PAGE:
This Research Briefing draws on our UFW Research Agendas on the global care economy and the garment sector, in which the great majority of workers are female.
To download the research briefing, click here.
JANUARY 2019: ESRC IAA SHOWCASE AT DURHAM UNIVERSITY
On 16 January 2019, the DWR Project was featured at the Economic Social Research Council (ESRC) Impact Acceleration Account (IAA) Showcase at Durham University. Held at Durham Castle, the event celebrated the first Durham ESRC IAA scheme and thanked partners who have worked with the projects funded by the IAA.
The event was opened by Durham University’s Vice-Chancellor, Stuart Corbridge, with guests from the ESRC and other University IAA schemes across the country. The DWR team presented a poster that synthetises the research questions, methods, and achievements of the project. The Showcase also provided an opportunity to share experience with colleagues from Durham University and beyond.
The current ESRC IAA scheme began in March 2014 and, over the past four years, has funded almost 80 impact projects covering a wide variety of themes and disciplines. It was announced at the Showcase that new IAA funding has been awarded to Durham after the current scheme closes in March 2019.
JANUARY 2019: DWR PROJECT POSTER
The DWR Project has designed a poster to highlight our main research questions, goals, and activities from 2015 to the present.
Designed by Karina Patricio Ferreira Lima, the poster outlines the development of the Project, explains our Multidimensional Model of UFW, identifies the key Global Challenges to effective labour regulation and highlights our current research on Decent Work Regulation in Africa (2018-).
The poster was debuted at Durham University’s ESRC IAA Showcase event on 16 January 2019.
DECEMBER 2018: NATIONAL-LEVEL MEETING ON DECENT WORK REGULATION IN LESOTHO
On 6th and 7th December 2018, DWR-Africa hosted a National-Level Meeting on Decent Work Regulation in Lesotho.
The stakeholder meeting was organised by our Lesotho project team led by Professor Debbie Collier of the Faculty of Law, University of Cape Town. It was a collaboration with the National University of Lesotho, led by Dr Regina Kulehile of the Faculty of Law.
The event brought together trade union partners in Lesotho, including UNITE, IDUL, NACTWU, and LENTSOE LA SECHABA, among others. Themes under discussion included effective engagement with labour regulation frameworks, gender and work/life issues, informality, unacceptable work, and the changing/evolving role of trade unions.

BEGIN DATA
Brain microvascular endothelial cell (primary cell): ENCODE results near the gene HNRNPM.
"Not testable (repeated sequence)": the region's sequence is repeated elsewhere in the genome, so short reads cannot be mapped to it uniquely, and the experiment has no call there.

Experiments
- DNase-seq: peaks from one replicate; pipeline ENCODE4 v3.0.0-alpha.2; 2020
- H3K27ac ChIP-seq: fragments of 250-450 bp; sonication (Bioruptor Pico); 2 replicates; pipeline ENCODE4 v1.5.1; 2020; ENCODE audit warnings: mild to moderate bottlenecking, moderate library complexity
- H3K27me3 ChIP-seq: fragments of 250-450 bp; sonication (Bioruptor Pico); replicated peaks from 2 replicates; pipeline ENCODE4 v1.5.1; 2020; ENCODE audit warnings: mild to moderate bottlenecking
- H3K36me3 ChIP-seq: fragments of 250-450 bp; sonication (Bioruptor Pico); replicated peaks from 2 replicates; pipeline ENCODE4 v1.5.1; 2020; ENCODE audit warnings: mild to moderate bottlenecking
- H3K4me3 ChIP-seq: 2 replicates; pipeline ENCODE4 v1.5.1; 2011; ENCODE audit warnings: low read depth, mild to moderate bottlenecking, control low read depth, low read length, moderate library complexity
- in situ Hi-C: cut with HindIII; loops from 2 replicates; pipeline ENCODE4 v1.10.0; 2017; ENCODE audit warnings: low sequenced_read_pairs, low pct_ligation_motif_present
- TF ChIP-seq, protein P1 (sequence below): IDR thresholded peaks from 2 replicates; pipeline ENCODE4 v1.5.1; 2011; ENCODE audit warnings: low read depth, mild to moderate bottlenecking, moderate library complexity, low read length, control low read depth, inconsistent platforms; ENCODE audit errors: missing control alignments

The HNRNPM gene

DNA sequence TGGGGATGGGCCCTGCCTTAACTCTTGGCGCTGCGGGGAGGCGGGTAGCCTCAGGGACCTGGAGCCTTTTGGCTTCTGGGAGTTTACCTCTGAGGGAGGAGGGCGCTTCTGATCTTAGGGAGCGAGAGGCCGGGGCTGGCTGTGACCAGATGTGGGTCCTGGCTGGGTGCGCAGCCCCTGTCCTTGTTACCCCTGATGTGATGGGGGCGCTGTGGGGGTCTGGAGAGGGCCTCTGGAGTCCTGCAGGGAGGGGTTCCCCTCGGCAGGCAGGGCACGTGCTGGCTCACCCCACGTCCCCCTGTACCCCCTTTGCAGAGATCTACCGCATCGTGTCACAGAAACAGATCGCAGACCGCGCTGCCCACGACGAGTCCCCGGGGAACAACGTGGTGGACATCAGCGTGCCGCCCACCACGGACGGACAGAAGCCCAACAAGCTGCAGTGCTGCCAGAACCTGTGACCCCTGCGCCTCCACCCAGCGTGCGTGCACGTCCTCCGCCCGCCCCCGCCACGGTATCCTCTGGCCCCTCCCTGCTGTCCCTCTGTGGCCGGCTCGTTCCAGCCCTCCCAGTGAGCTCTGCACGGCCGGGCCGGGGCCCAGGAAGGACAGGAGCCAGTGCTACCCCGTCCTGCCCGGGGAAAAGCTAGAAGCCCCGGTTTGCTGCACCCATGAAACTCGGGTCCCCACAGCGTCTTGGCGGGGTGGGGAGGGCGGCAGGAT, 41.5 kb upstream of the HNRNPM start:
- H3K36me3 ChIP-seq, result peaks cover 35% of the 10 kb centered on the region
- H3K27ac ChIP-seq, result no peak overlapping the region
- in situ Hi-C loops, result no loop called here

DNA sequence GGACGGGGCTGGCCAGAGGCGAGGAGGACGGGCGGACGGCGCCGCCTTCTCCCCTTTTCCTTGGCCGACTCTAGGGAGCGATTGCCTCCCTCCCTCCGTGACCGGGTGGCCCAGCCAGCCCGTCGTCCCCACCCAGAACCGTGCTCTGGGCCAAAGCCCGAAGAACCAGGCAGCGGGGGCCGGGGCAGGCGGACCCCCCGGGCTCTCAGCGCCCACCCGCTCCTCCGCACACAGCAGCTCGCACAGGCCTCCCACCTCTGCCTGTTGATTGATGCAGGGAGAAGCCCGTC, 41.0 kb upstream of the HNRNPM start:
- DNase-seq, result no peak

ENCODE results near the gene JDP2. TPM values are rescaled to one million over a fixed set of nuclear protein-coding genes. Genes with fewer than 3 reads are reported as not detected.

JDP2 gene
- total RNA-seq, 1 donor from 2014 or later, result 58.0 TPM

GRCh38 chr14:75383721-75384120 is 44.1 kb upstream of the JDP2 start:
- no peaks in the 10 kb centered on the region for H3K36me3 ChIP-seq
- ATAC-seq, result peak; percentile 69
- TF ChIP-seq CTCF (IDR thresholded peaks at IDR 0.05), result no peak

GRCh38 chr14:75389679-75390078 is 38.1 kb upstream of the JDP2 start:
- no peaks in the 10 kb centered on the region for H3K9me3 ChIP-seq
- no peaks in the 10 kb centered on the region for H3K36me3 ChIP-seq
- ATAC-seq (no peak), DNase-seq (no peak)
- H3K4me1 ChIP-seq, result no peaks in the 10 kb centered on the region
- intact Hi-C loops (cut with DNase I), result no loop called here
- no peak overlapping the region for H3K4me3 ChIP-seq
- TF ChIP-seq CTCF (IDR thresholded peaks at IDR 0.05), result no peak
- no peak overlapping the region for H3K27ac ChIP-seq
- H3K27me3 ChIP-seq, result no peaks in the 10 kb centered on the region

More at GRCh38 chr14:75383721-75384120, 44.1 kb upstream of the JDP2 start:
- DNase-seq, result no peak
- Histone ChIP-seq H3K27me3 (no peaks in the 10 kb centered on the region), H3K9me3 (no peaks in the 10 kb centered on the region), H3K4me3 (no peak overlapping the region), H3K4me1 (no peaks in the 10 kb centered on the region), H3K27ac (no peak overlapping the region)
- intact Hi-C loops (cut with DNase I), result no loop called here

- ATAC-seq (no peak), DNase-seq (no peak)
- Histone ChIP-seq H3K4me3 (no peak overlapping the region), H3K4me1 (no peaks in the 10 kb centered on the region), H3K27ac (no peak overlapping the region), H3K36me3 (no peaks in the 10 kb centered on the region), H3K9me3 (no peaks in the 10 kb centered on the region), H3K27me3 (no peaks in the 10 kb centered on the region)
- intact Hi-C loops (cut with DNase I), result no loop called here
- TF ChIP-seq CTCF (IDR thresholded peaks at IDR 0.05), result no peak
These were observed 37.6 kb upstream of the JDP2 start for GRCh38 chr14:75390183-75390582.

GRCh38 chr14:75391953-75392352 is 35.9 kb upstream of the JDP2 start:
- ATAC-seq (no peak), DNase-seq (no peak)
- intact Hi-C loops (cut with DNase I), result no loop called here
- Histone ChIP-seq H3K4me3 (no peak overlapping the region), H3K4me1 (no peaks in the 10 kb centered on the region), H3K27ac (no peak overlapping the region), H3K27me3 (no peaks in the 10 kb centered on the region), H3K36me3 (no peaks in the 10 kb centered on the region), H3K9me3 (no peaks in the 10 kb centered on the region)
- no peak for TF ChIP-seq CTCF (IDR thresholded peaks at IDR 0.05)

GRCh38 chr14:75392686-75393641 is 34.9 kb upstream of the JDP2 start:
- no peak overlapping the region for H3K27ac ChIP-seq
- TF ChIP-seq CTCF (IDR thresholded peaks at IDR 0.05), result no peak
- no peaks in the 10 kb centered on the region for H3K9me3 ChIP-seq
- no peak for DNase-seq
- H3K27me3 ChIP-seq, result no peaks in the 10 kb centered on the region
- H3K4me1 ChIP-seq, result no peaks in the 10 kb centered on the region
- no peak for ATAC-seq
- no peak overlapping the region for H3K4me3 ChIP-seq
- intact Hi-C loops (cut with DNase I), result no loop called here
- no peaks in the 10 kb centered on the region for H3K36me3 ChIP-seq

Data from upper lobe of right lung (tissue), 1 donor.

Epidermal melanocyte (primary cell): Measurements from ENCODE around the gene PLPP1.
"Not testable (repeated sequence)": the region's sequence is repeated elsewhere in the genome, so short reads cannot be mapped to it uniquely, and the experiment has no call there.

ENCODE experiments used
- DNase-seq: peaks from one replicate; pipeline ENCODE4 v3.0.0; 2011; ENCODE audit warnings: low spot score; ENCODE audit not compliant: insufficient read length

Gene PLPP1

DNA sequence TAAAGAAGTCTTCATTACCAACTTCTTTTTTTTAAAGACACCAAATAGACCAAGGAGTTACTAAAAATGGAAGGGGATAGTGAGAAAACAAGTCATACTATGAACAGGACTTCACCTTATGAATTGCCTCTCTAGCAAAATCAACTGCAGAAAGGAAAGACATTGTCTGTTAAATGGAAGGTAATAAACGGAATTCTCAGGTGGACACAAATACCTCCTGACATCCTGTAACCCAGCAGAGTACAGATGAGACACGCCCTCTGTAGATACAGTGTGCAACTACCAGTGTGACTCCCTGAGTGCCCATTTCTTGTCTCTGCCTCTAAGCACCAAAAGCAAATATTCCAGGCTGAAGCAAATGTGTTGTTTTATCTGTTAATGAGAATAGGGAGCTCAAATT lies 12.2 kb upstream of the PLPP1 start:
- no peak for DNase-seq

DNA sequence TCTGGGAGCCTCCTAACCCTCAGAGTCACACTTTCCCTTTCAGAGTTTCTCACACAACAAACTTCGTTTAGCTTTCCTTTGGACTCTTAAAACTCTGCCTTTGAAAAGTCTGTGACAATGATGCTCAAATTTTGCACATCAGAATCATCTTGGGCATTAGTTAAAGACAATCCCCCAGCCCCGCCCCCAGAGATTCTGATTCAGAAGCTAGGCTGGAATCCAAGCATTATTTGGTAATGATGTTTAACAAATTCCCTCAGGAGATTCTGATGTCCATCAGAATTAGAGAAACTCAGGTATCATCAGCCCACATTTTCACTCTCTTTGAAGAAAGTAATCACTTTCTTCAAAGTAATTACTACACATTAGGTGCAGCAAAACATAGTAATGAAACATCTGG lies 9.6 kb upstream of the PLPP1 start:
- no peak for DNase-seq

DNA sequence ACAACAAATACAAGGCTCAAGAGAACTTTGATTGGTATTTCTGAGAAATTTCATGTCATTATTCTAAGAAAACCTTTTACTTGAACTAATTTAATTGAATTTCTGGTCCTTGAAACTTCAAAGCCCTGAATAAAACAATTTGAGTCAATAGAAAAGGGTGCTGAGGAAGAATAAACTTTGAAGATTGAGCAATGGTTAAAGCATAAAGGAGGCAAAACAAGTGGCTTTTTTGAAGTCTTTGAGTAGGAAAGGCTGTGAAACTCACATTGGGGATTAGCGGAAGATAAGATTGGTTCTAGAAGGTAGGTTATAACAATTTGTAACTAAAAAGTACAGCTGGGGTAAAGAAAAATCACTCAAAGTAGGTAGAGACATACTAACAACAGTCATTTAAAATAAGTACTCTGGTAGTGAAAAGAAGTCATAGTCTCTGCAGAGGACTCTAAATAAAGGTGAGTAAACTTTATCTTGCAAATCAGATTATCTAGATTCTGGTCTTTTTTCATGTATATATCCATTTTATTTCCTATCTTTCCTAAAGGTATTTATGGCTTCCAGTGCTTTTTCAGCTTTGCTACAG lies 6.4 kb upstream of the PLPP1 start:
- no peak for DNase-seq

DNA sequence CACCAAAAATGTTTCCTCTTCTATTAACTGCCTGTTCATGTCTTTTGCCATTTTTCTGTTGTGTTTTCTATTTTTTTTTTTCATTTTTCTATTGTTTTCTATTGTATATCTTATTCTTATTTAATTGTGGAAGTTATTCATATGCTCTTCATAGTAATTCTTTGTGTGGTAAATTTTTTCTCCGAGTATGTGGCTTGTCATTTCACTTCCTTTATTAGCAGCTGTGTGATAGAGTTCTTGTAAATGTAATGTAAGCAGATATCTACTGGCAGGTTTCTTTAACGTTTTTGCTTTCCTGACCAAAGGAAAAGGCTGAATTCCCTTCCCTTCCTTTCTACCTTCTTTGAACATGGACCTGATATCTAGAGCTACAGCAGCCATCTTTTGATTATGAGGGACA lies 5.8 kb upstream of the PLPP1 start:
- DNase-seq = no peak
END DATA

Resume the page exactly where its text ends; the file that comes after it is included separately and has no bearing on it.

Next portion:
The Meeting identified a particular need for learning and skills development that focuses on making legal rights effective in practice, promoting decent work, and protecting workers from unacceptable forms of work.
The event builds on an ongoing DWR-Africa collaboration with researchers and local stakeholders in Southern Africa aimed at improving labour regulation with a focus on the garment sector.
DECEMBER 2018: WORK-LIFE, GENDER AND INFORMALITY IN LESOTHO
The Project on Decent Work Regulation in Africa (DWR-Africa) responds to UN Sustainable Development Goal 8: to promote inclusive and sustainable economic growth, employment and decent work for all. To achieve this objective, effective labour regulation is important. Strong labour laws are a vital component of development policies, capable of supporting inclusive growth, sustainable prosperity, and the wellbeing of workers and their families.
This project note focuses on the DWR-Africa in Lesotho, with a particular focus on work-life and gender dynamics and how these relate to informality in - or are associated with - the garment sector.
To download the document, click here.
NOVEMBER 2018: SUBMISSION ON FAIR WORK FOR THE WELSH GOVERNMENT‘S FAIR WORK COMMISSION
The Fair Work Commission was established by the Welsh Government in July to make recommendations on how to achieve fair work. The Commission has released a call for evidence for organisations and individuals to share their experiences to help ensure fair work in practice and a fairer future for all.
Based on the findings of the Project’s research on Unacceptable Forms of Work (UFW), the submission advocates for recognising Fair Work employers as those who combat UFW in their workplaces, contractors, and supply chains, and for identifying indicators of fair work.
The submission is particularly concerned with ensuring that casualised forms of work are included in national- and firm-level efforts to improve the quality of working life.
To download the submission, please click here.
NOVEMBER 2018: LESSONS ON LABOUR REGULATION FROM THE GLOBAL SOUTH – THE CONVERSATION
An article in The Conversation by Professor Deirdre McCann asks what lessons can be learned from the Project on Unacceptable Forms of Work for regulation of the gig economy and forced labour in high-income countries.
The article draws on the Project research agendas to call for lessons to be learned from the global South on combatting unacceptable work.
The article highlights:
- Preliminary findings from the Decent Work Regulation in Africa project that work/family issues are a pressing concern for many workers in the garment sector in Southern Africa;
- Lessons from Brazil on the effective regulation of forced labour;
- A model from India on head-load work that can be drawn on to inspire law reforms in high-income countries to protect workers in the ‘gig economy.’
The study ‘Unacceptable Forms of Work: Global Dialogue/Local Innovation’ is available here.
The Conversation is the leading independent source of news and views from the academic and research community for use by the wider public.
NOVEMBER 2018: DECENT WORK REGULATION IN AFRICA